Study Guide

Simone de Beauvoir Quotes

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One is not born, but rather becomes, a woman. [From The Second Sex]

Ladies and gents, I give you the thesis of my masterwork, The Second Sex.

Look, I know what Lady Gaga says, but women are not "born this way." People are born as blank slates and then, as they go along through life, before they know it they're victims of all these ideas society has about who they should be.

So women aren't born women (even though they may be of the female sex). Instead, society piles a brick ton of of expectations and demands on them, starting with the pink blankets and the dolls et voilà—you have made a woman a "woman," a man-made construction of all the ideas of what woman should be. She's an ideal.

Representation of the world, like the world itself, is the work of men; they describe it from their own point of view, which they confuse with absolute truth. [From The Second Sex]

Here's how I see it: men write the history books, so they get to decide upon the very terms of history. They also write the important books and make all the art that gets any attention. They have it all. On top of this mess, men confuse their representations as hard-and-fast truth. Their interpretations quickly become "truth" and "reality." Throw in some arrogance and oppression and you have life as we (women) know it.

What would Prince Charming have for occupation if he had not to awaken the Sleeping beauty? [From The Second Sex]

That's a good one, don't you think? One of western culture's most powerful ideas—the whole "princess-knight-in-shining-armor-happily-ever-after" myth—is such a crock. It's not like Prince Charming actually did that much, so what's the big deal? An alarm clock could have pulled off the same job and not have become a Disney-fied dreamy ideal. It doesn't take that much effort to be Prince Charming, and yet he claims all manner of credit for being a cultural hero. Blech.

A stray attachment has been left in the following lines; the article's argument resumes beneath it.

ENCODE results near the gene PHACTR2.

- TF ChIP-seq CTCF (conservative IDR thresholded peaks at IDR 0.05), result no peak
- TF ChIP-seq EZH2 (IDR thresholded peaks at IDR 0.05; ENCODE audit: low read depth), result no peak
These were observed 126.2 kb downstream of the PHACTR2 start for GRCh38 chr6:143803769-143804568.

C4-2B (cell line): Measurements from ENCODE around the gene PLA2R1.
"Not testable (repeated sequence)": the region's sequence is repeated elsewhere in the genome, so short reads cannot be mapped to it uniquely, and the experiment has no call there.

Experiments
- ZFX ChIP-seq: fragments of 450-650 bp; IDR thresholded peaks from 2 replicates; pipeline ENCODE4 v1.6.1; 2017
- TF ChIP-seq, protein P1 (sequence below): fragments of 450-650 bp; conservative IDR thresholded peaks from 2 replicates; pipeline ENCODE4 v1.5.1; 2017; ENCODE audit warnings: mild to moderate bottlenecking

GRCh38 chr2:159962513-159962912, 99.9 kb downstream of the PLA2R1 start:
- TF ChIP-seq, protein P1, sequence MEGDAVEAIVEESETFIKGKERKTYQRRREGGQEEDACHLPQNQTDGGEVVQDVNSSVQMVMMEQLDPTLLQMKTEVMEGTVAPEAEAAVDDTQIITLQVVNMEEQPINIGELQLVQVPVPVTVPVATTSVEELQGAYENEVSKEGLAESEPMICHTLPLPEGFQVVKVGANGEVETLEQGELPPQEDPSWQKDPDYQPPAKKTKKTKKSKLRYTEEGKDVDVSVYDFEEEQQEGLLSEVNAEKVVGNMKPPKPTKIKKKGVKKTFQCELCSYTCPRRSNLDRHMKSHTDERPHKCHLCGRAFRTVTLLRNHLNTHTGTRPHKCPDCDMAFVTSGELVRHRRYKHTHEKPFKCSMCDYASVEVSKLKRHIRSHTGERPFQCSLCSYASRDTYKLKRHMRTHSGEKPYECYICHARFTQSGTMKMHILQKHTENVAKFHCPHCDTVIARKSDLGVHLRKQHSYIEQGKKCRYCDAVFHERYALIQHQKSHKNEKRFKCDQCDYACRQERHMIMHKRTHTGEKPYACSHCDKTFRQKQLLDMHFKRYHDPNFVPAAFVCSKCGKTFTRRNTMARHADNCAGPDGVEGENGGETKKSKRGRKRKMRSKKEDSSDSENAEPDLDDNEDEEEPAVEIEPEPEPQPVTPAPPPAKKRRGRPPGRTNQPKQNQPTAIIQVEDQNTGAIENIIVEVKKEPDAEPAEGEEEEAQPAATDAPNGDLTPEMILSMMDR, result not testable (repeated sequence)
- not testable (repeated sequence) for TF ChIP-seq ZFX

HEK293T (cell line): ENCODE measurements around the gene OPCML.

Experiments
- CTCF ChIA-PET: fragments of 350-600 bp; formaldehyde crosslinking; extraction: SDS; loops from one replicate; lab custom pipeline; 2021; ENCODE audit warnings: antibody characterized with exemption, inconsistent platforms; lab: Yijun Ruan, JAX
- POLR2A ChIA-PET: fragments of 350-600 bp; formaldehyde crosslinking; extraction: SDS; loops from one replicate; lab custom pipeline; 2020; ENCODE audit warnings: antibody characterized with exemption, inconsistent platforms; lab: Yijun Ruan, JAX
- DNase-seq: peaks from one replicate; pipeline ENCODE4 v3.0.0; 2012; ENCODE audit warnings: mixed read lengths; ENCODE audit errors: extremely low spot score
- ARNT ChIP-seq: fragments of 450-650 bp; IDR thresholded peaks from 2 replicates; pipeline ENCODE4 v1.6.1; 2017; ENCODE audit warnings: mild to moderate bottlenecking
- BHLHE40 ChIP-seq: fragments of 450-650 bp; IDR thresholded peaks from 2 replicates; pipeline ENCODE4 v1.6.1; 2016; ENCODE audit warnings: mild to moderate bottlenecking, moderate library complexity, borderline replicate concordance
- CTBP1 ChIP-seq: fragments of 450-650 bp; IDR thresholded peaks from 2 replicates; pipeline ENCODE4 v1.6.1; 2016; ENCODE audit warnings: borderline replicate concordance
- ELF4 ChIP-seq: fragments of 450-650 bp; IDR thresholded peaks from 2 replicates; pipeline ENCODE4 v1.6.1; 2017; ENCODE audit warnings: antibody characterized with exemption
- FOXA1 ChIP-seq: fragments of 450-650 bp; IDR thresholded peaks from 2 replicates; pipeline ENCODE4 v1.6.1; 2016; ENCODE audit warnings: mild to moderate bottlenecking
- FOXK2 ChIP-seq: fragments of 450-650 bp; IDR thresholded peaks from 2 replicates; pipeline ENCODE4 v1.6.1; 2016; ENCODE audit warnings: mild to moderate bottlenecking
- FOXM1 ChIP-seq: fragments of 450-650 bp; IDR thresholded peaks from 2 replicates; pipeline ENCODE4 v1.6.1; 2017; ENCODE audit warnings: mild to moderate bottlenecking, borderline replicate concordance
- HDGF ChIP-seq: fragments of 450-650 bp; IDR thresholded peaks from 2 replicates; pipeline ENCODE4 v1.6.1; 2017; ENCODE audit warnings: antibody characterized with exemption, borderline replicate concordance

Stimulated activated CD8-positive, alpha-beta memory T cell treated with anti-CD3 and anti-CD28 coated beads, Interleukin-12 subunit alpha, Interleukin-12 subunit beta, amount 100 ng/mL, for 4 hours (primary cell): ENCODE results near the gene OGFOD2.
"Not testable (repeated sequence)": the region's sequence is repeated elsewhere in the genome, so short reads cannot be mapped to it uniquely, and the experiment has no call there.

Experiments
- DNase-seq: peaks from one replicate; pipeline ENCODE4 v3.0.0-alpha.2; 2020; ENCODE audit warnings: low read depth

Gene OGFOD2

Today, however, we are having a hard time living because we are so bent on outwitting death. [From The Ethics of Ambiguity]
A few years before I wrote The Second Sex, I penned this little book that explained the ethics of existentialism (try saying that three times fast). In this dense and complex work, I fire away at our cultural obsession not to die by asking one simple question: at what cost?

When all you think about is staying alive, you forget the daily experience of living life in the here and now. Only life itself—"human existence"—is "conceivable." Obsessing about the future—whether it means death or who knows what else—means we're left to dwell in the "indistinctness of nothingness and being," which is like having the flu and watching an endless loop of Gilligan's Island reruns. You must live free and live now.

She was ready to deny the existence of space and time rather than admit that love might not be eternal. [From The Mandarins]

Swoony, right? This incredibly romantic quotation may be a surprise coming from me, but I actually have a very dreamy side if I may say so. This story is a roman-á-clef (French for "novel with a key," basically a novel about real people and events) about my fiery affair with Nelson Algren. As "Anne," I describe a love so unfathomable that I can't envision it ever not being. It's far easier to picture space and time disappearing. This kind of passion make those Twilight lovers look like Ken and Barbie.

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